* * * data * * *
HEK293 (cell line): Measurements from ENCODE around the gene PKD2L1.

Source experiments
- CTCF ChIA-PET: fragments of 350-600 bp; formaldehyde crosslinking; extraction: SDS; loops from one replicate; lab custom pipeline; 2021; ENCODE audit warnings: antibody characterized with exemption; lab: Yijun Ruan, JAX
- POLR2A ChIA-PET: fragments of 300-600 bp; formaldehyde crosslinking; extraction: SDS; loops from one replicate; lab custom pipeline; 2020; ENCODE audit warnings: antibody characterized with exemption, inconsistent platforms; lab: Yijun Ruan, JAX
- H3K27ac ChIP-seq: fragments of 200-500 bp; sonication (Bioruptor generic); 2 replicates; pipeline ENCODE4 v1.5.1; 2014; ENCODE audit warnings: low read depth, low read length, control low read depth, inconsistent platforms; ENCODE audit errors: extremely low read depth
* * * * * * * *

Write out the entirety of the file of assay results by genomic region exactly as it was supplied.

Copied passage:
HEK293 (cell line): Measurements from ENCODE around the gene PKD2L1.

Source experiments
- CTCF ChIA-PET: fragments of 350-600 bp; formaldehyde crosslinking; extraction: SDS; loops from one replicate; lab custom pipeline; 2021; ENCODE audit warnings: antibody characterized with exemption; lab: Yijun Ruan, JAX
- POLR2A ChIA-PET: fragments of 300-600 bp; formaldehyde crosslinking; extraction: SDS; loops from one replicate; lab custom pipeline; 2020; ENCODE audit warnings: antibody characterized with exemption, inconsistent platforms; lab: Yijun Ruan, JAX
- H3K27ac ChIP-seq: fragments of 200-500 bp; sonication (Bioruptor generic); 2 replicates; pipeline ENCODE4 v1.5.1; 2014; ENCODE audit warnings: low read depth, low read length, control low read depth, inconsistent platforms; ENCODE audit errors: extremely low read depth